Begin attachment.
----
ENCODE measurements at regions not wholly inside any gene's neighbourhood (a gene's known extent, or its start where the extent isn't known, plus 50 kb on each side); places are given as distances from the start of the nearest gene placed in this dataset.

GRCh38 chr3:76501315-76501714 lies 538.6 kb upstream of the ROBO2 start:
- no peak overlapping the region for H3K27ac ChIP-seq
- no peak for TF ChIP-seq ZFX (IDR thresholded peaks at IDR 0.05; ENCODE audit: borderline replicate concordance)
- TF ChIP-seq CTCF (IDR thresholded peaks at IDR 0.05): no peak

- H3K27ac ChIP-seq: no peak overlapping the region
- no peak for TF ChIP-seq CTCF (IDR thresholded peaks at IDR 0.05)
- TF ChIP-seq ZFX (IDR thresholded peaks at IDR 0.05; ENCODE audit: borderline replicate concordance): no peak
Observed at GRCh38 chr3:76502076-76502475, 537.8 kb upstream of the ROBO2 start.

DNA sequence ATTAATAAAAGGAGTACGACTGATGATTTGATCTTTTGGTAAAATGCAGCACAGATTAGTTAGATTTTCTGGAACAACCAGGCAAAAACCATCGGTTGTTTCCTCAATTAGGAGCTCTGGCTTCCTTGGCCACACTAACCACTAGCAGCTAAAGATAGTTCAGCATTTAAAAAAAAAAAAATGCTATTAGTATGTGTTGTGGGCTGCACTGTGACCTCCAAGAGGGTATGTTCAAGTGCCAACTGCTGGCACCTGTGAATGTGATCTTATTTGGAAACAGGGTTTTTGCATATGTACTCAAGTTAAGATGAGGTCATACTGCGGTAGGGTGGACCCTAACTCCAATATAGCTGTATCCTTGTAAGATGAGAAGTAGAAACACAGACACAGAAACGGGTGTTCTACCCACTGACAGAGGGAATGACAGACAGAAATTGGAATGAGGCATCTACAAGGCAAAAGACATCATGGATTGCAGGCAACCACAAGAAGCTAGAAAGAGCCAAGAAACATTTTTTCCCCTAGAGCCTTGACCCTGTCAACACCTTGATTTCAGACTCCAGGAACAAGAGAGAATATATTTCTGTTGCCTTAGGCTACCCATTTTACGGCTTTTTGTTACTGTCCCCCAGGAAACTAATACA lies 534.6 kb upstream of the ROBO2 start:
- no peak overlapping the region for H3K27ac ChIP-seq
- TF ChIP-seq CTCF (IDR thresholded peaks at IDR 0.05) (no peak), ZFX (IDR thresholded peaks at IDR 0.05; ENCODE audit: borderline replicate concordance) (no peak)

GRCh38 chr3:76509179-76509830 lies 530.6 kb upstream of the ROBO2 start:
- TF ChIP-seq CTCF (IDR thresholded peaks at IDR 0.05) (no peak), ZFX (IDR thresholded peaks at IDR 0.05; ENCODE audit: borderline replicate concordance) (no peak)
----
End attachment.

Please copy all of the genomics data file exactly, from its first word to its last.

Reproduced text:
ENCODE measurements at regions not wholly inside any gene's neighbourhood (a gene's known extent, or its start where the extent isn't known, plus 50 kb on each side); places are given as distances from the start of the nearest gene placed in this dataset.

GRCh38 chr3:76501315-76501714 lies 538.6 kb upstream of the ROBO2 start:
- no peak overlapping the region for H3K27ac ChIP-seq
- no peak for TF ChIP-seq ZFX (IDR thresholded peaks at IDR 0.05; ENCODE audit: borderline replicate concordance)
- TF ChIP-seq CTCF (IDR thresholded peaks at IDR 0.05): no peak

- H3K27ac ChIP-seq: no peak overlapping the region
- no peak for TF ChIP-seq CTCF (IDR thresholded peaks at IDR 0.05)
- TF ChIP-seq ZFX (IDR thresholded peaks at IDR 0.05; ENCODE audit: borderline replicate concordance): no peak
Observed at GRCh38 chr3:76502076-76502475, 537.8 kb upstream of the ROBO2 start.

DNA sequence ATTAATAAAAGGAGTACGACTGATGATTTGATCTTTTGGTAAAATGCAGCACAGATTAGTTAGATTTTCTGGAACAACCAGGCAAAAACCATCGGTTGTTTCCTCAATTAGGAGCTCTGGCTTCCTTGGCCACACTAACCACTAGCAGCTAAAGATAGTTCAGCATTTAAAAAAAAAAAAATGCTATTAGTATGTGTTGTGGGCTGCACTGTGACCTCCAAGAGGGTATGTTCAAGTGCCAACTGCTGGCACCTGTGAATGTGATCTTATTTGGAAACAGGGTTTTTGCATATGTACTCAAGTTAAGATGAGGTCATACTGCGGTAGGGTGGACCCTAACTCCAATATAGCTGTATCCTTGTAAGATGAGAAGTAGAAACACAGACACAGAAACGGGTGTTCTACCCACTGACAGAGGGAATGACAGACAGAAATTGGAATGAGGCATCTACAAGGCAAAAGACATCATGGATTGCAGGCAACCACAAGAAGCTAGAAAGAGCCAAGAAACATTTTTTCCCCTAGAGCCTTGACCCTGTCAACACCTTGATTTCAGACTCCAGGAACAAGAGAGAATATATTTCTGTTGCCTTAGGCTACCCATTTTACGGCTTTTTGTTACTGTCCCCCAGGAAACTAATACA lies 534.6 kb upstream of the ROBO2 start:
- no peak overlapping the region for H3K27ac ChIP-seq
- TF ChIP-seq CTCF (IDR thresholded peaks at IDR 0.05) (no peak), ZFX (IDR thresholded peaks at IDR 0.05; ENCODE audit: borderline replicate concordance) (no peak)

GRCh38 chr3:76509179-76509830 lies 530.6 kb upstream of the ROBO2 start:
- TF ChIP-seq CTCF (IDR thresholded peaks at IDR 0.05) (no peak), ZFX (IDR thresholded peaks at IDR 0.05; ENCODE audit: borderline replicate concordance) (no peak)